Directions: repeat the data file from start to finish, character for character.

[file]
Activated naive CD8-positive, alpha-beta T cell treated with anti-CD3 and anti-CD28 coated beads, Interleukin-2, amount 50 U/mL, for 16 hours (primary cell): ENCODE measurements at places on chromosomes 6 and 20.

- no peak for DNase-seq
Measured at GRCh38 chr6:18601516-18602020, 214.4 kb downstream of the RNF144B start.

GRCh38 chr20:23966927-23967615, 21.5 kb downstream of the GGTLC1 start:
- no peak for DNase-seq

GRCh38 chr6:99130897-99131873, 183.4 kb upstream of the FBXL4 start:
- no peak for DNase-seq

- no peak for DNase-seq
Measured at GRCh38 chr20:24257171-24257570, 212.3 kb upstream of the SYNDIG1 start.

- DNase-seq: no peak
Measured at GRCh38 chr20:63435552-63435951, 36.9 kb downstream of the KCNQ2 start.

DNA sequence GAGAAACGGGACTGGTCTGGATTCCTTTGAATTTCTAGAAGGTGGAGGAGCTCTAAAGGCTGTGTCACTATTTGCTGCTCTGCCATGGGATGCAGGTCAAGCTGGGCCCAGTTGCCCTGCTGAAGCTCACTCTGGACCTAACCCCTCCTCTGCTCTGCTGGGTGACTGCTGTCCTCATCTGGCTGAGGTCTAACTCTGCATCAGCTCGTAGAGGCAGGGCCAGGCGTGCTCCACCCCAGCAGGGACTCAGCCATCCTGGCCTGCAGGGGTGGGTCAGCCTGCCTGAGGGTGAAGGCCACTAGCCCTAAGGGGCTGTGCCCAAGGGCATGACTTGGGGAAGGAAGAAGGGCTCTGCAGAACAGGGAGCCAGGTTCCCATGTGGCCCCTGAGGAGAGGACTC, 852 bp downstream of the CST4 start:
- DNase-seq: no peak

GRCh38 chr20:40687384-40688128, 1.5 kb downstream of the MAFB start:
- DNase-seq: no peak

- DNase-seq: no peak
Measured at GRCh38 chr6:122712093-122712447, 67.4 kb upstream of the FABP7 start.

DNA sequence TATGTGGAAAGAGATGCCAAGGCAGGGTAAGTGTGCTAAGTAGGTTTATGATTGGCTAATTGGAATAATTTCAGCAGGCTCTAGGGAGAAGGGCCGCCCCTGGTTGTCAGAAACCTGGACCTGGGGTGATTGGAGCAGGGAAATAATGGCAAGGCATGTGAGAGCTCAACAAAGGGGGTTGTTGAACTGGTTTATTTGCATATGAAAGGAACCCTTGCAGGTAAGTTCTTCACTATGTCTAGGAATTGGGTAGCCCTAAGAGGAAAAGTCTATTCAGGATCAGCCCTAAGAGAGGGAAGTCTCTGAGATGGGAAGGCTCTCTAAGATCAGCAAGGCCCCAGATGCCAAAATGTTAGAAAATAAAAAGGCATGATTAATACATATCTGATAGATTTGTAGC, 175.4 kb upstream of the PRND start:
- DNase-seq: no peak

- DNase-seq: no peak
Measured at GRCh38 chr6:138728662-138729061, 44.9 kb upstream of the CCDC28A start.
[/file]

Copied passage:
Activated naive CD8-positive, alpha-beta T cell treated with anti-CD3 and anti-CD28 coated beads, Interleukin-2, amount 50 U/mL, for 16 hours (primary cell): ENCODE measurements at places on chromosomes 6 and 20.

- no peak for DNase-seq
Measured at GRCh38 chr6:18601516-18602020, 214.4 kb downstream of the RNF144B start.

GRCh38 chr20:23966927-23967615, 21.5 kb downstream of the GGTLC1 start:
- no peak for DNase-seq

GRCh38 chr6:99130897-99131873, 183.4 kb upstream of the FBXL4 start:
- no peak for DNase-seq

- no peak for DNase-seq
Measured at GRCh38 chr20:24257171-24257570, 212.3 kb upstream of the SYNDIG1 start.

- DNase-seq: no peak
Measured at GRCh38 chr20:63435552-63435951, 36.9 kb downstream of the KCNQ2 start.

DNA sequence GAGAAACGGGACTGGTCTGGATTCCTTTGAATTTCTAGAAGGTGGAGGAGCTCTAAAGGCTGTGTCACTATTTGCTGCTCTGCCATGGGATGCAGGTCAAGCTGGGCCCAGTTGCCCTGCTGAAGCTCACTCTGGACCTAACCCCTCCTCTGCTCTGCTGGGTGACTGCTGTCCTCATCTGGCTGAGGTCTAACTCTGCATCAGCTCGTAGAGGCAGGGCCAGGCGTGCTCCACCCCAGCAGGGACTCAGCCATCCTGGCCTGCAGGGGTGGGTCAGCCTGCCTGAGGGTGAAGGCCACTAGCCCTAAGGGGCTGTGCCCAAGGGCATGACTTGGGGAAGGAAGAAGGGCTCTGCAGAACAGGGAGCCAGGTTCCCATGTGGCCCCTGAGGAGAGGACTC, 852 bp downstream of the CST4 start:
- DNase-seq: no peak

GRCh38 chr20:40687384-40688128, 1.5 kb downstream of the MAFB start:
- DNase-seq: no peak

- DNase-seq: no peak
Measured at GRCh38 chr6:122712093-122712447, 67.4 kb upstream of the FABP7 start.

DNA sequence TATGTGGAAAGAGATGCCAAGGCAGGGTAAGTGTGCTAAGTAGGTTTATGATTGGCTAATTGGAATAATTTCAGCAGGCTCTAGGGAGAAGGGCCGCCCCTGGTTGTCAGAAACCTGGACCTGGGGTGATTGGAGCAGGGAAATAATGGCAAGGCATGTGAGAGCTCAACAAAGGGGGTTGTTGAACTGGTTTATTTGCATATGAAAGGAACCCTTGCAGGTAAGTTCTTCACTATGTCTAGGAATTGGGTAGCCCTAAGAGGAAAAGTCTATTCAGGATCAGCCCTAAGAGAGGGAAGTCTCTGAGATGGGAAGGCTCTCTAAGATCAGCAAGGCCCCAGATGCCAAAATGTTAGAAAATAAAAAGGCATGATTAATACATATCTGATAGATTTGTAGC, 175.4 kb upstream of the PRND start:
- DNase-seq: no peak

- DNase-seq: no peak
Measured at GRCh38 chr6:138728662-138729061, 44.9 kb upstream of the CCDC28A start.